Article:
Those who seek assistance are often struck by Working Connections’s apparent habit of questioning the expertise of the physicians who have endorsed accommodation or leave requests, most of whom work for our very own medical system. You’d think if you had a world-class medical school, you wouldn’t empower a case manager in financial risk management to overrule renowned experts in their field. But risk management is rarely concerned with the risk to you, and we have a Republican Legislature to appease. A colleague who was turned down writes, “It was clear that WC had been instructed to decline anything but the most dire conditions such as having had a stem cell transplant.”
Meanwhile, Michigan’s president (a medical school professor!) points out that hey driving is dangerous too:
We are told to get comfortable with risk here at the University of Michigan. “Everything each of us does involves a certain level of risk,” President Mark Schlissel writes in response to a faculty petition that asks for greater flexibility, support for parents, better response metrics, a plan for when things go south. “Every day, we calculate the level of risk we are willing to accept balanced against the importance of the task at hand. We all recognize the risk of auto crashes, yet most of us accept that risk by driving to campus each day to teach, serve others, or help patients heal.”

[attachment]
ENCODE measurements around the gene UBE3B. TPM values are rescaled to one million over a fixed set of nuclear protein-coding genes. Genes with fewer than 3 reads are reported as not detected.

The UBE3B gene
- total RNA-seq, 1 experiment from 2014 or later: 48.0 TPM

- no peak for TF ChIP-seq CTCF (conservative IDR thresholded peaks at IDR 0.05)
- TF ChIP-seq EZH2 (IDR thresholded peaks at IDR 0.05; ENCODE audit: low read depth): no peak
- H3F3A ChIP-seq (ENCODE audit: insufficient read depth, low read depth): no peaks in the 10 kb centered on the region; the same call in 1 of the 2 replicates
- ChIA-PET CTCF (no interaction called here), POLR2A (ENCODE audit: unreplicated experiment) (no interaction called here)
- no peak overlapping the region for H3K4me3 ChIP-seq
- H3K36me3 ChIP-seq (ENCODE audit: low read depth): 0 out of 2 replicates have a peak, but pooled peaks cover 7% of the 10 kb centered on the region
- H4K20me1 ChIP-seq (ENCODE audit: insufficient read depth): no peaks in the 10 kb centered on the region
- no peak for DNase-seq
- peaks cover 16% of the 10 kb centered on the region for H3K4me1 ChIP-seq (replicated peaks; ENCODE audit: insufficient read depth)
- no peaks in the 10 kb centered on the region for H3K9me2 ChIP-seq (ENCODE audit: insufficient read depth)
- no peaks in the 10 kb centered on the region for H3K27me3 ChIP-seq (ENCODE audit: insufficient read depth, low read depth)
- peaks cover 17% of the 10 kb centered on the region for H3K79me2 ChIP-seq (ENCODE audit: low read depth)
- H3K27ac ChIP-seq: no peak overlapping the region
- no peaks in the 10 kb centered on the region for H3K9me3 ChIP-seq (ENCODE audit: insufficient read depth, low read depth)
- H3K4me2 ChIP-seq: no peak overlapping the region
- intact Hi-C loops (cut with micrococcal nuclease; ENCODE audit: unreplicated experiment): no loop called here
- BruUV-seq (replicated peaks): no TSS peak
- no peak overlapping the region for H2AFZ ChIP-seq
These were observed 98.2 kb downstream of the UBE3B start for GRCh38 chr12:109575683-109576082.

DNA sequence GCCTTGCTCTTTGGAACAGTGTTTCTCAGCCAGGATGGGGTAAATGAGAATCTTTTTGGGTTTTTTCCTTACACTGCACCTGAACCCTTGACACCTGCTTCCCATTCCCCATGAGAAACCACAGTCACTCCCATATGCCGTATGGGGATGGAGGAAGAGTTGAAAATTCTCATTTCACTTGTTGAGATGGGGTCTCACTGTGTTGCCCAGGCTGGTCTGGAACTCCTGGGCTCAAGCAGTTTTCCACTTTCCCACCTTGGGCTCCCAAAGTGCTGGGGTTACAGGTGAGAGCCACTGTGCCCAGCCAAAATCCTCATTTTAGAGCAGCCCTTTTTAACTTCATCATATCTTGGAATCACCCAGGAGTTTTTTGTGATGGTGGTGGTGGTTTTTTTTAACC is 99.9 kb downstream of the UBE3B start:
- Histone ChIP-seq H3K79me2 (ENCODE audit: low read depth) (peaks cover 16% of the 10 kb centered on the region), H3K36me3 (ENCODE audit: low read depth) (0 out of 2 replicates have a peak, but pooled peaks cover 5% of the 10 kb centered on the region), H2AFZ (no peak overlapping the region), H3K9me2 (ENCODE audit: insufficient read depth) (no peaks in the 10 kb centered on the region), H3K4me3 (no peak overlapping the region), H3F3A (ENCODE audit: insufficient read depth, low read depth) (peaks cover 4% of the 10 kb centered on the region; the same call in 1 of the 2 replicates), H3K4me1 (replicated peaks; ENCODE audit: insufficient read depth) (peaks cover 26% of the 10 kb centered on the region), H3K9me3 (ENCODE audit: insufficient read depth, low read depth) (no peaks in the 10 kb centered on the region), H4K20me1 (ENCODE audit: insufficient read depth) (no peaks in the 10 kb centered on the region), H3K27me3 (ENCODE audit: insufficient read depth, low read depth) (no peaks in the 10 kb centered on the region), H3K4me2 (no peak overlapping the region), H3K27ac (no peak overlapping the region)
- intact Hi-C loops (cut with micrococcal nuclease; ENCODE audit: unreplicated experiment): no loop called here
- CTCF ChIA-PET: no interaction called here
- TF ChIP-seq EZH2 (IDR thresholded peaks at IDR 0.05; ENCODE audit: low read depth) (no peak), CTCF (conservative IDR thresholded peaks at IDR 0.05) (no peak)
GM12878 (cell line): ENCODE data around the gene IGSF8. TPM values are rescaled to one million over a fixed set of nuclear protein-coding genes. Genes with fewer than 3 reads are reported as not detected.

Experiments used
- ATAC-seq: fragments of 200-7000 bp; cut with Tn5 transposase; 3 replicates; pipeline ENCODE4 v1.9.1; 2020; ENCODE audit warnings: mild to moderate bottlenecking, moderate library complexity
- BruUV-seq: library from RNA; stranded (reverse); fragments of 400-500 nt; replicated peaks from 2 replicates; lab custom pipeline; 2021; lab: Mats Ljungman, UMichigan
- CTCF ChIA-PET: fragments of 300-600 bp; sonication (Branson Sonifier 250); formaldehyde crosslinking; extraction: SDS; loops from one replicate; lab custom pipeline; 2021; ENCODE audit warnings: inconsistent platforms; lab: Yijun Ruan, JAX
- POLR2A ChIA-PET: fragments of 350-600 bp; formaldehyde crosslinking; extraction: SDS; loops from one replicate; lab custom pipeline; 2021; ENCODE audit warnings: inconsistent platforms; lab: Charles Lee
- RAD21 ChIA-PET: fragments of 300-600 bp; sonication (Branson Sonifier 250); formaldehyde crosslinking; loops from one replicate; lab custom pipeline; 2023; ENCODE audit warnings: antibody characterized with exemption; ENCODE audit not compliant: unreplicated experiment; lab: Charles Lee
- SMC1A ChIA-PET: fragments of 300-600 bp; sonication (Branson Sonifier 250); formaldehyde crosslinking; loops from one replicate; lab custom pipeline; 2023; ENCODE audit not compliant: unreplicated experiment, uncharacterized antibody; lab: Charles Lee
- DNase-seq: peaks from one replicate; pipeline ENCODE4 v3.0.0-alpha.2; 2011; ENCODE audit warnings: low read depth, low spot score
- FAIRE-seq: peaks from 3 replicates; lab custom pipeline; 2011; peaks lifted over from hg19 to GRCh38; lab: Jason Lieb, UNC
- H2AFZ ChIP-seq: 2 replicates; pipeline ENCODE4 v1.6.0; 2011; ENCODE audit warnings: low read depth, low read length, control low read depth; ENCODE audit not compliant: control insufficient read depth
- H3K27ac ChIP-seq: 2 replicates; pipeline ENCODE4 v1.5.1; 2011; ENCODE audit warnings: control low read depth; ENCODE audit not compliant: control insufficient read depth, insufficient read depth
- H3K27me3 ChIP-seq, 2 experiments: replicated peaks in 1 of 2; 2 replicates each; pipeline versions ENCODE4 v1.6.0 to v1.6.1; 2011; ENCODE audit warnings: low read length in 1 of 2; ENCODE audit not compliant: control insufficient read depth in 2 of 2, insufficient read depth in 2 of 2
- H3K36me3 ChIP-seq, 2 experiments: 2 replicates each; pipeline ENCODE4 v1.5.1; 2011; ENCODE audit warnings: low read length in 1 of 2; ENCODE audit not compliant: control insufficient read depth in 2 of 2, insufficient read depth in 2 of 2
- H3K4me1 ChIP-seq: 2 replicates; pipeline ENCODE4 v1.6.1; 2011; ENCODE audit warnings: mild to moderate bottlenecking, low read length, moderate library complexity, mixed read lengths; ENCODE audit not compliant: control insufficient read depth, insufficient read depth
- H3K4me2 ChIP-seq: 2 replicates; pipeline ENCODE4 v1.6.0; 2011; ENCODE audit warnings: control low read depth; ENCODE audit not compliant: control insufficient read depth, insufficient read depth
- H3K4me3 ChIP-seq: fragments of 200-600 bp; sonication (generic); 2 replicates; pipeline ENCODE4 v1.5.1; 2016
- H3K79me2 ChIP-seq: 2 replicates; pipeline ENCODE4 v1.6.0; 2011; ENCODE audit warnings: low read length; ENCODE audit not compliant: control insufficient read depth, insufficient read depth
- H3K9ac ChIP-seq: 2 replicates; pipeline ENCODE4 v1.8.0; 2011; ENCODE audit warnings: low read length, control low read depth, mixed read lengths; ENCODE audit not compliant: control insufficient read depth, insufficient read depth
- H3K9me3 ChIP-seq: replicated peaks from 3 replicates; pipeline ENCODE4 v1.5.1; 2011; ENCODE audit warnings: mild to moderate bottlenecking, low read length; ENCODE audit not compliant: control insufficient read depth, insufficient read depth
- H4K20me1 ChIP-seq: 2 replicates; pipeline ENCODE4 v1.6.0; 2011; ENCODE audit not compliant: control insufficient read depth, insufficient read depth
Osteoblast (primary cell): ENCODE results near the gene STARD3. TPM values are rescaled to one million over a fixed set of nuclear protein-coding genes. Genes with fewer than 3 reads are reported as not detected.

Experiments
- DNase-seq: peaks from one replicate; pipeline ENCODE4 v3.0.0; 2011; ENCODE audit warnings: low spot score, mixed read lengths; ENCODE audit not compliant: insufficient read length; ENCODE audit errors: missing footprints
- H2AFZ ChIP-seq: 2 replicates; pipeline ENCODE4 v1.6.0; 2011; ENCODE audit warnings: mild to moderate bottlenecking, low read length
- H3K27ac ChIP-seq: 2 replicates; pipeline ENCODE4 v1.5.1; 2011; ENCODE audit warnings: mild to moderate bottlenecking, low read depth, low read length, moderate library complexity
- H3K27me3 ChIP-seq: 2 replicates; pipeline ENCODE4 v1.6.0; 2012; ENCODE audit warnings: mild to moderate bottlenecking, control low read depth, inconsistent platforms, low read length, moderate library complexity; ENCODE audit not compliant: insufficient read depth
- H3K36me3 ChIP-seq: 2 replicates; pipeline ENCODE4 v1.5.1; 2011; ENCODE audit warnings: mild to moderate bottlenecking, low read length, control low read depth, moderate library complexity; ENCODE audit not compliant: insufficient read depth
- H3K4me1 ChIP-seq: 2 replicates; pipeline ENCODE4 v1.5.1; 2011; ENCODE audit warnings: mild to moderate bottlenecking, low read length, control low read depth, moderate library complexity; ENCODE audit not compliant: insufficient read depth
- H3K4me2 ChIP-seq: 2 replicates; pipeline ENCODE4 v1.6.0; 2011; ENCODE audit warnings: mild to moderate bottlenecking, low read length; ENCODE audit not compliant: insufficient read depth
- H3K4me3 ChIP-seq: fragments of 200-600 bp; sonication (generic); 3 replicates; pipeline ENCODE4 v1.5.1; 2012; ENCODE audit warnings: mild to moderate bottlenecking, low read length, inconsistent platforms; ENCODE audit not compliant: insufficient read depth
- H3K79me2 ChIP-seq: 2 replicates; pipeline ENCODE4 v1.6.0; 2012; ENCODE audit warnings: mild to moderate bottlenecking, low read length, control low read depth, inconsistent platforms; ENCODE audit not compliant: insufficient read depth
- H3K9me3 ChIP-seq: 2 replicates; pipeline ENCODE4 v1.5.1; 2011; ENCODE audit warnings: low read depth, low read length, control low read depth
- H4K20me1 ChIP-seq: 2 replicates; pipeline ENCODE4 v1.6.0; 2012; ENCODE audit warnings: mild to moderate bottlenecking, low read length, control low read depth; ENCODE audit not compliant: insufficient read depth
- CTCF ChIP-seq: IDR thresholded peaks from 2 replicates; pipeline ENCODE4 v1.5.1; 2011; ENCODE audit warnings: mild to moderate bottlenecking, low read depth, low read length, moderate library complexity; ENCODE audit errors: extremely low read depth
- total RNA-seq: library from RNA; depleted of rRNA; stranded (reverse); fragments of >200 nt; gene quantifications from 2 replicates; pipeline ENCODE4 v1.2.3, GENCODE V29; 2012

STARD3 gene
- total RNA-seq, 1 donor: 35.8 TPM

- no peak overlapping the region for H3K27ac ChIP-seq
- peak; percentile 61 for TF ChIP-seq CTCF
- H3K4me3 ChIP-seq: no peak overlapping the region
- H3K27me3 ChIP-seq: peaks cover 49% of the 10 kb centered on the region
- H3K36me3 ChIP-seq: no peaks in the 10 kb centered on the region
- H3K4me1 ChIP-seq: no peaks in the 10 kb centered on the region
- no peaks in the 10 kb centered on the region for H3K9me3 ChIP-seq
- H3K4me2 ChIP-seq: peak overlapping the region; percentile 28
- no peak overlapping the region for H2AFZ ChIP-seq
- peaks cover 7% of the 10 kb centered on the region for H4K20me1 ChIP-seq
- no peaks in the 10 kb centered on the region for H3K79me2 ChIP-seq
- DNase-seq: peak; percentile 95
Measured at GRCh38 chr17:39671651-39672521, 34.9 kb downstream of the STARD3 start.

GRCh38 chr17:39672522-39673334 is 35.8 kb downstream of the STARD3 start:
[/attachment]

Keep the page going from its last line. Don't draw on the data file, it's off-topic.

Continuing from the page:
Forcing an immunocompromised faculty member to teach in-person when it’s impossible to know which of your students have COVID (see the rest of the story) is really very much like driving to work when you think about it, if you think about it the way a top university administrator thinks about things, which is exactly the way a top corporate manager thinks about things. Which is kind of a problem!
Is there an app? Oh there’s an app:
“The classroom,” our president writes to us, “is perhaps the safest place to be.” I get a text from a student who is worried about his teacher, who is sitting next to another student hacking thick phlegm into his thin bandana. The teacher looks worried and once again reminds everybody to please fill in their ResponsiBLUE before coming to class.
ResponsiBLUE is an app we are meant to consult every day before we go to campus. It asks us, among other things, if we have a “new cough,” and if we say yes, the app goes red and we are told not to go to campus. But nobody checks if you did your ResponsiBLUE, and nobody can check if you lied on it. Instructors aren’t sure if they can kick coughing students out of class. It’s an awkward thing to do, particularly if you don’t have tenure and need good student evaluations.